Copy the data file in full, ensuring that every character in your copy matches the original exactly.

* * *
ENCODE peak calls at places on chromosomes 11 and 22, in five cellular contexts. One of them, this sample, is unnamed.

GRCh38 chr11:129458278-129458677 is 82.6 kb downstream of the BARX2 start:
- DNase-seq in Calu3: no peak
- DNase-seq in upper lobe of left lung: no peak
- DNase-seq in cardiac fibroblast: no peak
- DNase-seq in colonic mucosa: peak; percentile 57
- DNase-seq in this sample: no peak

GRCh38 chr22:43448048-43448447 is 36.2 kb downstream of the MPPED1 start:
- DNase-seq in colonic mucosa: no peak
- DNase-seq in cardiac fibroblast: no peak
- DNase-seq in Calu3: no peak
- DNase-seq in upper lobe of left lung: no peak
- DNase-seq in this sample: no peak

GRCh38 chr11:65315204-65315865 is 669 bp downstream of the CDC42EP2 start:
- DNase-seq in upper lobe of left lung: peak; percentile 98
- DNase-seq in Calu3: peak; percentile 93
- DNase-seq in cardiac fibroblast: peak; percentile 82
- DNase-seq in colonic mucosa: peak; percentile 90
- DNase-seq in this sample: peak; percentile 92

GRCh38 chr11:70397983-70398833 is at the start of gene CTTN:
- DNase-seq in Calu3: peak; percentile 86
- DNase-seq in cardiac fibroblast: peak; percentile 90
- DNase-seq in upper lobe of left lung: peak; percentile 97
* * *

ENCODE peak calls at places on chromosomes 11 and 22, in five cellular contexts. One of them, this sample, is unnamed.

GRCh38 chr11:129458278-129458677 is 82.6 kb downstream of the BARX2 start:
- DNase-seq in Calu3: no peak
- DNase-seq in upper lobe of left lung: no peak
- DNase-seq in cardiac fibroblast: no peak
- DNase-seq in colonic mucosa: peak; percentile 57
- DNase-seq in this sample: no peak

GRCh38 chr22:43448048-43448447 is 36.2 kb downstream of the MPPED1 start:
- DNase-seq in colonic mucosa: no peak
- DNase-seq in cardiac fibroblast: no peak
- DNase-seq in Calu3: no peak
- DNase-seq in upper lobe of left lung: no peak
- DNase-seq in this sample: no peak

GRCh38 chr11:65315204-65315865 is 669 bp downstream of the CDC42EP2 start:
- DNase-seq in upper lobe of left lung: peak; percentile 98
- DNase-seq in Calu3: peak; percentile 93
- DNase-seq in cardiac fibroblast: peak; percentile 82
- DNase-seq in colonic mucosa: peak; percentile 90
- DNase-seq in this sample: peak; percentile 92

GRCh38 chr11:70397983-70398833 is at the start of gene CTTN:
- DNase-seq in Calu3: peak; percentile 86
- DNase-seq in cardiac fibroblast: peak; percentile 90
- DNase-seq in upper lobe of left lung: peak; percentile 97